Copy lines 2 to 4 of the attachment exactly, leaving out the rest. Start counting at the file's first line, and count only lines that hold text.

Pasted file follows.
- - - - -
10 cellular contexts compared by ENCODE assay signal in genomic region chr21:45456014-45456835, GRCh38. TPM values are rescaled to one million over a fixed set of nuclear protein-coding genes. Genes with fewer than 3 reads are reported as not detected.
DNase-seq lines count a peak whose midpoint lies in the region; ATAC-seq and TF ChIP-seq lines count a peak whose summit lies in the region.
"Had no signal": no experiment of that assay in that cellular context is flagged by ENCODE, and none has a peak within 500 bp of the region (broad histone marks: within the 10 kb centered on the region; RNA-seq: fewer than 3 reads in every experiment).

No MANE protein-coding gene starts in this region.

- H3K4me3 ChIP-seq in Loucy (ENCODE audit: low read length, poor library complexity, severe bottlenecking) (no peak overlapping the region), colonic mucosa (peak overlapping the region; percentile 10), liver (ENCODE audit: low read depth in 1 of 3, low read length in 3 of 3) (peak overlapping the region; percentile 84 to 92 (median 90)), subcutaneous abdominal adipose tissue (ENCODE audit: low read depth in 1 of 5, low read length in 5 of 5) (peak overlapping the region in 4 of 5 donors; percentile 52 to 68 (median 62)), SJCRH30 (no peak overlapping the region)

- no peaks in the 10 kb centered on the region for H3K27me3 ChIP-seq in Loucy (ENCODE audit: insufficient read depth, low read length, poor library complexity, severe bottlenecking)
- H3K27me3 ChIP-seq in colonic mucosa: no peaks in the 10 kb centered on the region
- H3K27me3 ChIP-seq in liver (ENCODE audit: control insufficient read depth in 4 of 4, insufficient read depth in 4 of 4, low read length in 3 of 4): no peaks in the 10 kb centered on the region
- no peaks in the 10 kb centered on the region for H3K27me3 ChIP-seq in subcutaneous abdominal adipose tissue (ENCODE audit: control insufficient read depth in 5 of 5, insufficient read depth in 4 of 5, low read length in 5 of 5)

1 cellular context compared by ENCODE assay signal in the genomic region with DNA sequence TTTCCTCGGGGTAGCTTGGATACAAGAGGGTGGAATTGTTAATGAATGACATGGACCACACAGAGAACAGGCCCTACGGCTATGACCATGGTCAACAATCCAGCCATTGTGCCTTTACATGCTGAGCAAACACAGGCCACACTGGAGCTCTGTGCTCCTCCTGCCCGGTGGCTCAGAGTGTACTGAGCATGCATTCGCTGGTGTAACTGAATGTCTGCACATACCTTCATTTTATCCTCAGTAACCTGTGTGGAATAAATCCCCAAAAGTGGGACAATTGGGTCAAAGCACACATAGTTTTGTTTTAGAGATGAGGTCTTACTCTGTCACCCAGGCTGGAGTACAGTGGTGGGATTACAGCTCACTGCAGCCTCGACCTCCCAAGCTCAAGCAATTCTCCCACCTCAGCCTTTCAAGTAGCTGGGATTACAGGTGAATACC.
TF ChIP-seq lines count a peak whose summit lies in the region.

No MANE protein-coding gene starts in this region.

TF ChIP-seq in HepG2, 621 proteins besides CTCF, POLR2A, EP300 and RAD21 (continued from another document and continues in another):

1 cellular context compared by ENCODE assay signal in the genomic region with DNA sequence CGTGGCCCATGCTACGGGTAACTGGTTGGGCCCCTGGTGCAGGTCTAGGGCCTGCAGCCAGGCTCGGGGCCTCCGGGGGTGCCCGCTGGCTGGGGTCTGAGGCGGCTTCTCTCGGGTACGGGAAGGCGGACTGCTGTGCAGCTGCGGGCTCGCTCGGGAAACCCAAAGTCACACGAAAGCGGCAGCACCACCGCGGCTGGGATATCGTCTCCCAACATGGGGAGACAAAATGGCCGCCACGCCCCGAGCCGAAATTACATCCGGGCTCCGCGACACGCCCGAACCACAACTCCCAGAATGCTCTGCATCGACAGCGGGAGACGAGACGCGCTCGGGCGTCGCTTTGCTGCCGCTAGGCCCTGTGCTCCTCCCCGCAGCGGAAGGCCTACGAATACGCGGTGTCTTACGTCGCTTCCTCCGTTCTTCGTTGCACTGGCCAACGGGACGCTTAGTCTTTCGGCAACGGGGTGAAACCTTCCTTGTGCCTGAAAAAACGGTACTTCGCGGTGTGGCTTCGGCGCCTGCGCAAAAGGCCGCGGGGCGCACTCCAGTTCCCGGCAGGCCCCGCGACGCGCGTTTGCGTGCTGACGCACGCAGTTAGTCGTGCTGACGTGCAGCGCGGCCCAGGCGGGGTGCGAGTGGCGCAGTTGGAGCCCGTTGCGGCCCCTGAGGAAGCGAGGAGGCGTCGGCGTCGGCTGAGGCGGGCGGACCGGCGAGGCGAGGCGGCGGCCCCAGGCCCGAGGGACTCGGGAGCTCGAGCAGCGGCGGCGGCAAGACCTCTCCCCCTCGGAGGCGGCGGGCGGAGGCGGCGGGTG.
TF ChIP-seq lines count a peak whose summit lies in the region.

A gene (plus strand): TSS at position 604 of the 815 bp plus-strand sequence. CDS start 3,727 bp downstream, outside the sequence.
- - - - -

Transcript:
DNase-seq lines count a peak whose midpoint lies in the region; ATAC-seq and TF ChIP-seq lines count a peak whose summit lies in the region.
"Had no signal": no experiment of that assay in that cellular context is flagged by ENCODE, and none has a peak within 500 bp of the region (broad histone marks: within the 10 kb centered on the region; RNA-seq: fewer than 3 reads in every experiment).

No MANE protein-coding gene starts in this region.